City putting limits on property-tax breaks

By Patrick Anderson
PBN Staff Writer

Providence is bringing an end to indefinite property-tax breaks for large development projects. More

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PUBLIC POLICY

City putting limits on property-tax breaks

PBN PHOTO/MARK S. MURPHY
STABLE ENVIRONMENT: Cornish Associates recently applied for a new tax-stabilization deal for the Kinsley Building on Westminster Street in Providence.

By Patrick Anderson
PBN Staff Writer

Posted 10/14/13

Providence is bringing an end to indefinite property-tax breaks for large development projects.

Concerned about the cost of “tax stabilization” agreements awarded ad hoc to developers over the past two decades, Mayor Angel Taveras has created new rules to govern the practice and make sure the breaks don’t become permanent.

Most major building projects completed in the city in the last 20 years – from the Providence Place mall to the Arcade – have taken advantage of tax stabilization. And with improvement in the real estate market and the return of state historic tax credits, a number of high-profile properties, including the Industrial Trust Tower and South Street Power Station, could be seeking them soon.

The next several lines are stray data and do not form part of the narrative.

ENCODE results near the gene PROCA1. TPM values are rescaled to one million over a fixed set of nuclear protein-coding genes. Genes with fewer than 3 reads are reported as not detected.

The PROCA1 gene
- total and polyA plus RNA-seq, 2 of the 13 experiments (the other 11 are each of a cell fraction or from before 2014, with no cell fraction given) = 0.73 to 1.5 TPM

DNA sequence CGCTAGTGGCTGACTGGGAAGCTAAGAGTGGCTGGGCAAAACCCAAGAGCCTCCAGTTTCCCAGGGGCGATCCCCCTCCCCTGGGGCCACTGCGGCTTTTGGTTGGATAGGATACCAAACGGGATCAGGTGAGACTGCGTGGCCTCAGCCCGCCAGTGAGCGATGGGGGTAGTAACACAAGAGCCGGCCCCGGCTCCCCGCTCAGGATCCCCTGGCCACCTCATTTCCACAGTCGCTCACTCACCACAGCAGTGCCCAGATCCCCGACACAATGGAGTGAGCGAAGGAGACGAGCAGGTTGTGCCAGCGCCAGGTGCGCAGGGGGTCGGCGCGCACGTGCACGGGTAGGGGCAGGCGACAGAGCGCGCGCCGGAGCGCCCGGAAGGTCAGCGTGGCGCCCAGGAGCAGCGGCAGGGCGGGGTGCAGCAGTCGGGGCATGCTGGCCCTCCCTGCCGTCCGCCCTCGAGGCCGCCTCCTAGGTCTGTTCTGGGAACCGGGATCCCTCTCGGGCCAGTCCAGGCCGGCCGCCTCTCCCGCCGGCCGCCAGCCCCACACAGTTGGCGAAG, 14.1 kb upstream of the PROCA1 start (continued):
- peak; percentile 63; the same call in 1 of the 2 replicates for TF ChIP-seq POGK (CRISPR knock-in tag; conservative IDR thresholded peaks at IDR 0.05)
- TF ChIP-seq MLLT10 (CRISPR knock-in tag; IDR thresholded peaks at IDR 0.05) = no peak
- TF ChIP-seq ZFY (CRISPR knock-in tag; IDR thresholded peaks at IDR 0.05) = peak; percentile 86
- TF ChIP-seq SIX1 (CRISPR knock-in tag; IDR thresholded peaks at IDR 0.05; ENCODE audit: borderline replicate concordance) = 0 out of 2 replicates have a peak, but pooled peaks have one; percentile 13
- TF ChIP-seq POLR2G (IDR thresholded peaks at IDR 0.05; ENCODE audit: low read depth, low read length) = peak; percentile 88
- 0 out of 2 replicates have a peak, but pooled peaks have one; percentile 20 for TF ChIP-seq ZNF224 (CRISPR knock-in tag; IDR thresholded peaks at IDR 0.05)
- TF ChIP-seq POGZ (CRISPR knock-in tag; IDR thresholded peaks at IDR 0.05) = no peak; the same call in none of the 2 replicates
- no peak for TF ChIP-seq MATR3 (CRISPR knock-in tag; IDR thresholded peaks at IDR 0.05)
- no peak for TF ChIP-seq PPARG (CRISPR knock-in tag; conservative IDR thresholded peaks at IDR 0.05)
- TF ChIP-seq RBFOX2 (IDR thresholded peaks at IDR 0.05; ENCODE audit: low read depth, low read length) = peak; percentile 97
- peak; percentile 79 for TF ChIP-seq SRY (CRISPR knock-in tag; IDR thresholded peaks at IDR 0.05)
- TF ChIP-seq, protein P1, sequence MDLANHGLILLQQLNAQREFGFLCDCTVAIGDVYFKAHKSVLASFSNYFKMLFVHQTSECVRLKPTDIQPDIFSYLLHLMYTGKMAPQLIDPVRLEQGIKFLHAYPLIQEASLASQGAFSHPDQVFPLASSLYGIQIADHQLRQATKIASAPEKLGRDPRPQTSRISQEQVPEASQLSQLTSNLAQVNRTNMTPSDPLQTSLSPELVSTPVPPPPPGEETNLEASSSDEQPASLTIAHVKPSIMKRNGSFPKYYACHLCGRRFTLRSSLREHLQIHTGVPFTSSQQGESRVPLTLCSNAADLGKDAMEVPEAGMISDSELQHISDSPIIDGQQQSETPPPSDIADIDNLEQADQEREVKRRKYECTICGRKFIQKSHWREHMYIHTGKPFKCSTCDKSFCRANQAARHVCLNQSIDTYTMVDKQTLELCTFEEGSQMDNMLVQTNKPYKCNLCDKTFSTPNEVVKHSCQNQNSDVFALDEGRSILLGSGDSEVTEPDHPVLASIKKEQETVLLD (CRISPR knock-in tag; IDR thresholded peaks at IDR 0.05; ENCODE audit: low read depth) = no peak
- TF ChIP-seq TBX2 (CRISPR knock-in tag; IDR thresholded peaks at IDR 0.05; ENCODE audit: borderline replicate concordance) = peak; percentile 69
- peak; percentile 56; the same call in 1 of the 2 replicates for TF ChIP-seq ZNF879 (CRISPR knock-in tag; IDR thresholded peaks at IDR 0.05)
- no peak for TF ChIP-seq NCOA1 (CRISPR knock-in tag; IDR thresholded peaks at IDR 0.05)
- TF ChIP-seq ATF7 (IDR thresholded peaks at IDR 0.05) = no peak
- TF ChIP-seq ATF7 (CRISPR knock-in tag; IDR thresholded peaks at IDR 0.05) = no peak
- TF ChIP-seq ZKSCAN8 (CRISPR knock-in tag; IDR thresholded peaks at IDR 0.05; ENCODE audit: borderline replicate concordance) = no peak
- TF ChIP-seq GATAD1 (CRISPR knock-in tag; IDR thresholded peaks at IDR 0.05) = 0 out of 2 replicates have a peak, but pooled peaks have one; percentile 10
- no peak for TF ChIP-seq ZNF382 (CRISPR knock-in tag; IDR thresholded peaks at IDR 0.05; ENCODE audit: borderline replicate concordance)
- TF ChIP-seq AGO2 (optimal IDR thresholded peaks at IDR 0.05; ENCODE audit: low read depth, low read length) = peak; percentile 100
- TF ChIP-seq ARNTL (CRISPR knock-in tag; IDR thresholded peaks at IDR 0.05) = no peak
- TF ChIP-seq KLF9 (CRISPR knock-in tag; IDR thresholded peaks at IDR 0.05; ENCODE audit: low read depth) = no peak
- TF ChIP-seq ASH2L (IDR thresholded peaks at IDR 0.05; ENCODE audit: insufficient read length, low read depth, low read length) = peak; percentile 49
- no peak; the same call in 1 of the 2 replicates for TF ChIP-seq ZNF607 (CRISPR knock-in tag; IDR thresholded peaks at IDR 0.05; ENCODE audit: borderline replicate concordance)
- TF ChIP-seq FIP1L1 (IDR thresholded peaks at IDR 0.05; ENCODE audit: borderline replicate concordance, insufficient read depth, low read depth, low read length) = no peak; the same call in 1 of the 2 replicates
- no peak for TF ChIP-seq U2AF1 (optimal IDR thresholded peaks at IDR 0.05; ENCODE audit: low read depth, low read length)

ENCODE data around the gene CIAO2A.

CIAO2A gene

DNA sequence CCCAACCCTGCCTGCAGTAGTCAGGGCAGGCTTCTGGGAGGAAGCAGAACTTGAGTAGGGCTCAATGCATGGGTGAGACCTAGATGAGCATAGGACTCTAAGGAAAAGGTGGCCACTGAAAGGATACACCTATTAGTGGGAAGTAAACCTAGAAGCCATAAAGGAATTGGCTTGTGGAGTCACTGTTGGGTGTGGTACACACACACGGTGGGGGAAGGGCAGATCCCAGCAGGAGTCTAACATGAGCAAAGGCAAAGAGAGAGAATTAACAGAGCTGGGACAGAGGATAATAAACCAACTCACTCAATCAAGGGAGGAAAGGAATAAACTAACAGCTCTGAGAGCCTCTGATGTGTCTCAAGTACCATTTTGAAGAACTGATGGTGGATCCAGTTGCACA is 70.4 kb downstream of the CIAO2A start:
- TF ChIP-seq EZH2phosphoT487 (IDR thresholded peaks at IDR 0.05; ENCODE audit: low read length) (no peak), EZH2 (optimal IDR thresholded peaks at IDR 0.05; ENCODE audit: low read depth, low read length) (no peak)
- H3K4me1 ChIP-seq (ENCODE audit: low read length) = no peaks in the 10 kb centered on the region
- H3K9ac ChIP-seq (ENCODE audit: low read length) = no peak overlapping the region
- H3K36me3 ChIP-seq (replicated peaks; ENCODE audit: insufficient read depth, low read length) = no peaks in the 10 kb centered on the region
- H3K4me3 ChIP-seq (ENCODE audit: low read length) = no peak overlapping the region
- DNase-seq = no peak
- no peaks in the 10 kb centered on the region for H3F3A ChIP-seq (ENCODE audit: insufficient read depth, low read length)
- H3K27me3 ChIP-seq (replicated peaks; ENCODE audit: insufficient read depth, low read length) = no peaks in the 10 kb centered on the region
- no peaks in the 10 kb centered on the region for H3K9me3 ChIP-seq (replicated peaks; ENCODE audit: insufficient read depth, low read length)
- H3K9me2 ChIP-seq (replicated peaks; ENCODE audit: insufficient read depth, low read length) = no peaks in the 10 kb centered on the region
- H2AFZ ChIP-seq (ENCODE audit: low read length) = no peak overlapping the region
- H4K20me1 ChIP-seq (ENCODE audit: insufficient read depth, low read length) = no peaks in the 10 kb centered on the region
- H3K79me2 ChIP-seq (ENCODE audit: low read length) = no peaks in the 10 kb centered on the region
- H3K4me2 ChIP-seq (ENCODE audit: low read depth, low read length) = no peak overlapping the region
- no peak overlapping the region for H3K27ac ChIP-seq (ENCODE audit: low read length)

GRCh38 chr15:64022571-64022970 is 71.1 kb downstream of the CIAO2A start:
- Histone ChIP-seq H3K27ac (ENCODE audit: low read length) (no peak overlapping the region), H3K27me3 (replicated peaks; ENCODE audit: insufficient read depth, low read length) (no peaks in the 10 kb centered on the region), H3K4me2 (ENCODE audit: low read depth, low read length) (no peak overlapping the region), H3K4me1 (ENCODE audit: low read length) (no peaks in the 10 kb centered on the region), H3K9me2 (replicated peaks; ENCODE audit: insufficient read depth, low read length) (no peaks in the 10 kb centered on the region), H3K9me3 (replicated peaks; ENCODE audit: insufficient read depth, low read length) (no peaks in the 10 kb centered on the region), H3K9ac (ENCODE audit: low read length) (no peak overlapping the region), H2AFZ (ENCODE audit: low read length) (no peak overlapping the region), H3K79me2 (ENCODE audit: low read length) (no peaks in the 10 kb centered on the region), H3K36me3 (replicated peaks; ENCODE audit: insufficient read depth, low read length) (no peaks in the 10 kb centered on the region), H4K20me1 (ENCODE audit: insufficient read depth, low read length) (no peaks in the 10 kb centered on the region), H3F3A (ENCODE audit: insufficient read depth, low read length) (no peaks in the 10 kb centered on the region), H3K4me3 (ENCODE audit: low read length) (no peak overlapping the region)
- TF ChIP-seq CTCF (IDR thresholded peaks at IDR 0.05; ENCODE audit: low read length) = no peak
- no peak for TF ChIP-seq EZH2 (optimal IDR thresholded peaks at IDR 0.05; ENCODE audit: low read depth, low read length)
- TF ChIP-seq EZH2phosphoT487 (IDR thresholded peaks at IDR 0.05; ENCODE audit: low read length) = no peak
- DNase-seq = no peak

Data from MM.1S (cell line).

Under the new tax-stabilization framework developed by the Taveras administration, future deals will be capped at 12 years and staggered so that relief to owners diminishes during the course of the deal.

In the first three years of a tax stabilization, the owner will pay no property taxes. Then in the fourth year, taxes will begin at 22 percent of assessed value and rise 11 percentage points annually until the 13th year, when they will pay the full assessed value.

“Historically there has not been any structure for stabilizations,” Taveras spokesman David Ortiz said. “The administration believes there is a place for stabilization and that it is very helpful for promoting developing in the city. What we are seeking to do is be responsible about structuring [the deals] so they enable a project to get off the ground and bring it onto the tax role in a reasonable amount of time.”

But the new policy may not be the end of debate about the tax stabilization going forward.

City councilors, who negotiated and approved all tax stabilization deals until 2011, when an ordinance authorized the mayor to negotiate 10 agreements without having to seek individual City Council votes, have been discussing a comprehensive review of the policy.

Ward 14 Councilor David Salvatore said the Ways and Means Committee he chairs would be reviewing individual tax stabilizations within the next two weeks to determine whether recipients have been living up to their obligations under the deals.

When the review is complete, Salvatore said he expects the committee to issue recommendations for ordinance changes regarding stabilization.

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